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Evgenii Belykh, Irakliy Abramov, Liudmila Bardonova, Ruchi Patel, Sarah McBryan, Lara Enriquez Bouza, Neil Majmundar, Xiaochun Zhao, Vadim A. Byvaltsev, Stephen A. Johnson, Amit Singla, Gaurav Gupta, Hai Sun, James K. Liu, Anil Nanda, Mark C. Preul, and Michael T. Lawton

OBJECTIVE

Microsurgical training remains indispensable to master cerebrovascular bypass procedures, but simulation models for training that accurately replicate microanastomosis in narrow, deep-operating corridors are lacking. Seven simulation bypass scenarios were developed that included head models in various surgical positions with premade approaches, simulating the restrictions of the surgical corridors and hand positions for microvascular bypass training. This study describes these models and assesses their validity.

METHODS

Simulation models were created using 3D printing of the skull with a designed craniotomy. Brain and external soft tissues were cast using a silicone molding technique from the clay-sculptured prototypes. The 7 simulation scenarios included: 1) temporal craniotomy for a superficial temporal artery (STA)–middle cerebral artery (MCA) bypass using the M4 branch of the MCA; 2) pterional craniotomy and transsylvian approach for STA-M2 bypass; 3) bifrontal craniotomy and interhemispheric approach for side-to-side bypass using the A3 branches of the anterior cerebral artery; 4) far lateral craniotomy and transcerebellomedullary approach for a posterior inferior cerebellar artery (PICA)–PICA bypass or 5) PICA reanastomosis; 6) orbitozygomatic craniotomy and transsylvian-subtemporal approach for a posterior cerebral artery bypass; and 7) extended retrosigmoid craniotomy and transcerebellopontine approach for an occipital artery–anterior inferior cerebellar artery bypass. Experienced neurosurgeons evaluated each model by practicing the aforementioned bypasses on the models. Face and content validities were assessed using the bypass participant survey.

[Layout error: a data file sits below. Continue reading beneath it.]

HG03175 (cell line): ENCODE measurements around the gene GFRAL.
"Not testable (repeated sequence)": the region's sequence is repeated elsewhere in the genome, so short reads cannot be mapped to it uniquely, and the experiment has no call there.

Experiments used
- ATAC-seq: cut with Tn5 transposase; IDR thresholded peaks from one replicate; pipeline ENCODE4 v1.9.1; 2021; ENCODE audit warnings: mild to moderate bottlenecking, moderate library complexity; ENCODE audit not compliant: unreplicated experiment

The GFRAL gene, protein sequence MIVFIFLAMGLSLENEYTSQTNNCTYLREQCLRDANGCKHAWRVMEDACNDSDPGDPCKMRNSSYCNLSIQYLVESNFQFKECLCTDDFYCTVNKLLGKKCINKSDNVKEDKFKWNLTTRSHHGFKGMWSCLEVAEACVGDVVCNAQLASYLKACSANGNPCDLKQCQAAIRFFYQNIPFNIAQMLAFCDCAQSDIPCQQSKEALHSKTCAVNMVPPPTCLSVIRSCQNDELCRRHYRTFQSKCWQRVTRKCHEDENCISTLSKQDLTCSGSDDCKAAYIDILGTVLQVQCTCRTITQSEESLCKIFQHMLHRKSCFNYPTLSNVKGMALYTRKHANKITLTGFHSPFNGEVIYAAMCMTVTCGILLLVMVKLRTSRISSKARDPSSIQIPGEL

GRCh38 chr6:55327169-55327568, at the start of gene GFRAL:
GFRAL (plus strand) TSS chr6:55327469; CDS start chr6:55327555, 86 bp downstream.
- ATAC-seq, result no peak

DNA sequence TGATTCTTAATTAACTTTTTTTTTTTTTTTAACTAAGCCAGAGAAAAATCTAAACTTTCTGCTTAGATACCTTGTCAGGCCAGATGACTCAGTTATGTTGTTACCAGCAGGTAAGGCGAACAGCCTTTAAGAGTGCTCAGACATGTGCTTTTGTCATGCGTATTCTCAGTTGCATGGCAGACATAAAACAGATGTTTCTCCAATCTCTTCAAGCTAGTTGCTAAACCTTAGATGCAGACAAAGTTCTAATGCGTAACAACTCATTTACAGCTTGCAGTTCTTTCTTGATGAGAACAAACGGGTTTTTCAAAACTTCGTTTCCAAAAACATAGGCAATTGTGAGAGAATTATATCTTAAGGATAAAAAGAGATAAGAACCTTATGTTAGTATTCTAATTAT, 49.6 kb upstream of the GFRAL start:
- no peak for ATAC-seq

RESULTS

A workflow for model production was developed, and these models were used during microsurgical courses at 2 neurosurgical institutions. Each model is accompanied by a corresponding prototypical case and surgical video, creating a simulation scenario. Seven experienced cerebrovascular neurosurgeons practiced microvascular anastomoses on each of the models and completed surveys. They reported that actual anastomosis within a specific approach was well replicated by the models, and difficulty was comparable to that for real surgery, which confirms the face validity of the models. All experts stated that practice using these models may improve bypass technique, instrument handling, and surgical technique when applied to patients, confirming the content validity of the models.

CONCLUSIONS

The 7 bypasses simulation set includes novel models that effectively simulate surgical scenarios of a bypass within distinct deep anatomical corridors, as well as hand and operator positions. These models use artificial materials, are reusable, and can be implemented for personal training and during microsurgical courses.

Free access

Oliver Y. Tang, Ankush I. Bajaj, Kevin Zhao, and James K. Liu

OBJECTIVE

Patient frailty is associated with poorer perioperative outcomes for several neurosurgical procedures. However, comparative accuracy between different frailty metrics for cerebral arteriovenous malformation (AVM) outcomes is poorly understood and existing frailty metrics studied in the literature are constrained by poor specificity to neurosurgery. This aim of this paper was to compare the predictive ability of 3 frailty scores for AVM microsurgical admissions and generate a custom risk stratification score.

METHODS